Organizations that allow remote working save a lot of time and money that is spent on commuting to work or to meetings. They will also save the costs related to maintain the workplace (such as office furniture, supplies, etc).
Remote workers are believed to be more productive. Employee engagement firm, TINYpulse surveyed 509 full-time remote employees in the US about happiness on the job and compared their responses to benchmarks based on over 200,000 employees across all different kinds of working arrangements. The vast majority of remote workers felt they’re more productive outside of the office: 91% believed they get more done compared to just 9% of remote workers who didn’t feel more productive outside of the office.
(Partly) Remote employees are more engaged. Gallup’s State of the America Workplace report reveals that engagement climbs when employees spend some time working remotely and sometimes working in a location with their coworkers. The optimal engagement boost occurs when employees spend 60% to 80% of their workweek (which means that about three to four days) working off-site.
Good to know. But flexible work doesn’t always mean remote work. In addition, it means that employees can decide up to agreed level how and when they work.
Flexible working has several benefits for organizations. For instance, people who have flexible work options are more loyal. According to FlexJobs’ 6th annual survey of more than 5,000 participants – 79% of respondents said that flexible work options would make them more loyal. In addition, 29% of respondents in the same study said that they would take a 10-20% cut in pay in exchange for the option to telecommute.
Moreover, the flexible work environment is something that is attractive to potential candidates. For instance, according to a study conducted by Jacob Morgan’s company Chess Media Group in 2013 called The Future of Work: Reshaping the Workplace Today. Building for Tomorrow they found: 90% of employees believe that an organization that offers flexible work environment is more attractive to prospective hires than one that doesn’t.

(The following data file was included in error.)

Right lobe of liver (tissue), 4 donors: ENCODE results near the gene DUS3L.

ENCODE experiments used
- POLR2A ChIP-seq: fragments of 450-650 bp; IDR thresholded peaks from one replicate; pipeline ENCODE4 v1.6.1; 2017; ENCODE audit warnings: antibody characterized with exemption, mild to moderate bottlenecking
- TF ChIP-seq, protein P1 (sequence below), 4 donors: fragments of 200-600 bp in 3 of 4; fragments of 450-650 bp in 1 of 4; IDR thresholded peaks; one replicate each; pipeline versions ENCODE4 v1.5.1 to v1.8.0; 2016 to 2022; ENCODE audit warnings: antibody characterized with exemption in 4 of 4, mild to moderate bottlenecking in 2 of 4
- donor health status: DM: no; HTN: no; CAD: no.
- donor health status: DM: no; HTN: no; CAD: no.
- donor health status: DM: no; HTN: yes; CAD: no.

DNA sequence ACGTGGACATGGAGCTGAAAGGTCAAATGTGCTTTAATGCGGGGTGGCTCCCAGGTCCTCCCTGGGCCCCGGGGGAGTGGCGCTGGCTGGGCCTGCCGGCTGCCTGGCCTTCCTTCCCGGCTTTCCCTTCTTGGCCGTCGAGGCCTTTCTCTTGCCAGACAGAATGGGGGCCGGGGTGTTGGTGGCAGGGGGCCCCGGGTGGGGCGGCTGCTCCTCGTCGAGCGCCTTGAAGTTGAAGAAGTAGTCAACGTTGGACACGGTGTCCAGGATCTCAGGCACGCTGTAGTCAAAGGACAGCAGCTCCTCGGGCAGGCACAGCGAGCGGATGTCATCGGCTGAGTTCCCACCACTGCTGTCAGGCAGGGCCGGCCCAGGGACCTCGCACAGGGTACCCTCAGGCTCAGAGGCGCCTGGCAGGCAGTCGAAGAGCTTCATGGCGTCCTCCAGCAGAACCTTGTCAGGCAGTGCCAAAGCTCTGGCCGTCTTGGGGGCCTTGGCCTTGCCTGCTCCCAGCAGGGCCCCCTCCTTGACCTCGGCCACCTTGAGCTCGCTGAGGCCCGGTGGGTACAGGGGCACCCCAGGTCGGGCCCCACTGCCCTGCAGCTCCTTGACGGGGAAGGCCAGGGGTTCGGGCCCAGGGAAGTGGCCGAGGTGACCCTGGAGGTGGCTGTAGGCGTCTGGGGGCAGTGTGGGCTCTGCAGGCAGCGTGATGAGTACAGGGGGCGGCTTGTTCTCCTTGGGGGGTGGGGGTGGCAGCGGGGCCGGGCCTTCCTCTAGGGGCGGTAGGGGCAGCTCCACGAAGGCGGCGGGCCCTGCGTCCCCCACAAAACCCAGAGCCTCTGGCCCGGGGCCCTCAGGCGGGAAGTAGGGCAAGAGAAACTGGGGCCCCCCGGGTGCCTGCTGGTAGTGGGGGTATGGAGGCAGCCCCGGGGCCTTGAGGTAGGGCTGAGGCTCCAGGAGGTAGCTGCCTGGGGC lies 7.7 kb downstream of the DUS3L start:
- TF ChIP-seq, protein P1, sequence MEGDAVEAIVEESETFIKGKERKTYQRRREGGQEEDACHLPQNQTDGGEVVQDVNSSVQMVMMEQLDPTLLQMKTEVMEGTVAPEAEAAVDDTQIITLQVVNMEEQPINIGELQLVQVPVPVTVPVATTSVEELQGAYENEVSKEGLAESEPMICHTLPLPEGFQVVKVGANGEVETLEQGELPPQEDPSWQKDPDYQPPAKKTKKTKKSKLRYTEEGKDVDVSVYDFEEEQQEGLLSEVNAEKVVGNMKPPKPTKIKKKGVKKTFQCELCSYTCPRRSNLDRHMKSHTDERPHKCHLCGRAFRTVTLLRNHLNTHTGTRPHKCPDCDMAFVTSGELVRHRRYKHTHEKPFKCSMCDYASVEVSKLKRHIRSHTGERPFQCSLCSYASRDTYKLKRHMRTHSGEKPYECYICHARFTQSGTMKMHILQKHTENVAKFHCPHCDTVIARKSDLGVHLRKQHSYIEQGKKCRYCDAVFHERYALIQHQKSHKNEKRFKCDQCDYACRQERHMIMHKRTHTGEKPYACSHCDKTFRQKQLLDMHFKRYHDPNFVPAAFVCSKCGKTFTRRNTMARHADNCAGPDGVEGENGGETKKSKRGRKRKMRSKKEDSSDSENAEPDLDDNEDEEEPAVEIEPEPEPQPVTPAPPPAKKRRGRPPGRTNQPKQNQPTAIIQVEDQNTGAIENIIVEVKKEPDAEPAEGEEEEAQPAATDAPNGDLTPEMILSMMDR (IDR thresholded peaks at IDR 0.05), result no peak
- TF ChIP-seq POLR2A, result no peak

These things do matter in real life. Flexibility and the chance to be their own boss is a key reason why people join Uber; they want work that fits around their life, not the other way around. Flexibility is a big motivating factor: 88% started driving with Uber because it fits their life well, not because it was their only option.
Wegmans, a major supermarket chain in the US, employing about 46,800 people is a well known employer who also offers flexible schedules and work/life balance. These two are actually the reasons why people join and stay with them. Here is what they say at Great Place to Work: „Store locations have more than 500 employees across 30 departments, allowing our 24×7 operation tremendous flexibility to accommodate changes for student schedules, caring for a sick family member, and personal activities or obligations“.
Let’s take also the third example. Hoolekandeteenused (100% state-owned Estonian enterprise that provides social welfare services to adults with special mental needs) is another employer that allows employees work remotely. For instance, their Head of Procurement lives and works two months per year in Thailand and their Head of Development lives already the 6th year in Czech Republics.
So you see, flexible work has different benefits for an organization, such as helping to attract and retain a loyal and engaged workforce.
Do you offer flexible work in your organization? Share your story! Leave your comment!
Sources used in this post:
Morgan, Jacob. „The Future of Work: Attract New Talent, Build Better Leaders, and Create a Competitive Organization“. 2014
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